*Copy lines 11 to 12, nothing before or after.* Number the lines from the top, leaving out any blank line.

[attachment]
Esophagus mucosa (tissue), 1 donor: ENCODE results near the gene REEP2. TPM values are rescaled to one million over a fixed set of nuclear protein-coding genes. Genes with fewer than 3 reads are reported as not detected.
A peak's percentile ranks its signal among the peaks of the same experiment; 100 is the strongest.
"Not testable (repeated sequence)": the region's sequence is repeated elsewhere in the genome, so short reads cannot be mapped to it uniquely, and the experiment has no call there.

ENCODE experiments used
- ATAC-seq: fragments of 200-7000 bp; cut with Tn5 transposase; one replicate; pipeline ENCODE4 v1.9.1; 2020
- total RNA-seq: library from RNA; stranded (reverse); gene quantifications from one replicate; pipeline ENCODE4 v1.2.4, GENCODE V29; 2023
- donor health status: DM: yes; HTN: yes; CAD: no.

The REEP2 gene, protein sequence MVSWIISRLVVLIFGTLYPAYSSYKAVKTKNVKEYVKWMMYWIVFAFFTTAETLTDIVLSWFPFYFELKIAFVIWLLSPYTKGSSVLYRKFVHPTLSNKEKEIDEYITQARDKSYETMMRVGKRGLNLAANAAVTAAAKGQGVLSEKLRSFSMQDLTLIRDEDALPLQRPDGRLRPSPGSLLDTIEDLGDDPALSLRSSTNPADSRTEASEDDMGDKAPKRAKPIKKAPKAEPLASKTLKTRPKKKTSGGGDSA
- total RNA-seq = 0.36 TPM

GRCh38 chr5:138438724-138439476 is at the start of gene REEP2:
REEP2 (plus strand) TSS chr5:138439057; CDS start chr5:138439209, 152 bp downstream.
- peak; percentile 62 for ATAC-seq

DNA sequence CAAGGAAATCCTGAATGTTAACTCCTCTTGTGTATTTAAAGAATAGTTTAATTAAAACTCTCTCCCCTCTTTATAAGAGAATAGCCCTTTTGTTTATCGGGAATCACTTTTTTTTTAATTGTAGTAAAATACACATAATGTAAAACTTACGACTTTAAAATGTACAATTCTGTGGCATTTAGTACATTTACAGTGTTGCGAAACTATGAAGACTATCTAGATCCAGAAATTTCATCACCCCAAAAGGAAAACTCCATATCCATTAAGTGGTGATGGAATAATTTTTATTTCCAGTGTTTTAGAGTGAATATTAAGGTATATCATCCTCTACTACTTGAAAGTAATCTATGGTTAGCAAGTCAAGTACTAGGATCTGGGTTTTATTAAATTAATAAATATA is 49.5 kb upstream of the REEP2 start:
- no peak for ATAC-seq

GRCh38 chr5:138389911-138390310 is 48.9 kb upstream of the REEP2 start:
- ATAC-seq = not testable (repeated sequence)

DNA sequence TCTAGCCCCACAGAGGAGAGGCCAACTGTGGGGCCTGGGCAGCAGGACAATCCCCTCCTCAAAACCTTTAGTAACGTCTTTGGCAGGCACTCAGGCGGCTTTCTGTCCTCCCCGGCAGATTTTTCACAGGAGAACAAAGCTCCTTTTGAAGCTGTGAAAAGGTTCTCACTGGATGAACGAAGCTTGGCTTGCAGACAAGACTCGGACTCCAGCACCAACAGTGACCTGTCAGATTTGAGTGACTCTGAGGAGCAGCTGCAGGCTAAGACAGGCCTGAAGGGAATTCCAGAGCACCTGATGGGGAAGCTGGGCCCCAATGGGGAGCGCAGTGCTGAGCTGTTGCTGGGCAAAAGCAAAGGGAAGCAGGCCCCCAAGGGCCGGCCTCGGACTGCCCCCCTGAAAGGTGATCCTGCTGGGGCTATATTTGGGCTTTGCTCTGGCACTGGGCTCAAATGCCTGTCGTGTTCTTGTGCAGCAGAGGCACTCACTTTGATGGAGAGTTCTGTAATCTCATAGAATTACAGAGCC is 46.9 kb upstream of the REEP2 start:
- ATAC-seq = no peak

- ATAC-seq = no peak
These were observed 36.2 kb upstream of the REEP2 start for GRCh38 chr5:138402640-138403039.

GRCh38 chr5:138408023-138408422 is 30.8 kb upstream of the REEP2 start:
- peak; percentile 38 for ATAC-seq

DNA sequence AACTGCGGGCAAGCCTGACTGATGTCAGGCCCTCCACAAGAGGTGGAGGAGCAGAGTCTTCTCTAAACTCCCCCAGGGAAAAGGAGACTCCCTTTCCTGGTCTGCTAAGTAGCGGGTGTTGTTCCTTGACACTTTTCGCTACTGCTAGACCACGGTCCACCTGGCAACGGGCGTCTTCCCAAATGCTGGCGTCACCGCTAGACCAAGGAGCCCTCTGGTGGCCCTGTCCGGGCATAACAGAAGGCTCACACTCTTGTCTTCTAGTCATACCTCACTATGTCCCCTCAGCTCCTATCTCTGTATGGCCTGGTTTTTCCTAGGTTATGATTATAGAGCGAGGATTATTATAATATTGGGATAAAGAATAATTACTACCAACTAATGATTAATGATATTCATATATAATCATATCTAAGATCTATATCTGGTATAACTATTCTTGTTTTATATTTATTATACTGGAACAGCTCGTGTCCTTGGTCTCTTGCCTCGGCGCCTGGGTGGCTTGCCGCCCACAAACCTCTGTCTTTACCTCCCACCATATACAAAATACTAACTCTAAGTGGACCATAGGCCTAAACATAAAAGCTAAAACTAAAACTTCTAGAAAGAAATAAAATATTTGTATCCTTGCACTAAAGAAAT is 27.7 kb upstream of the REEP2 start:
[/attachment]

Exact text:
REEP2 (plus strand) TSS chr5:138439057; CDS start chr5:138439209, 152 bp downstream.
- peak; percentile 62 for ATAC-seq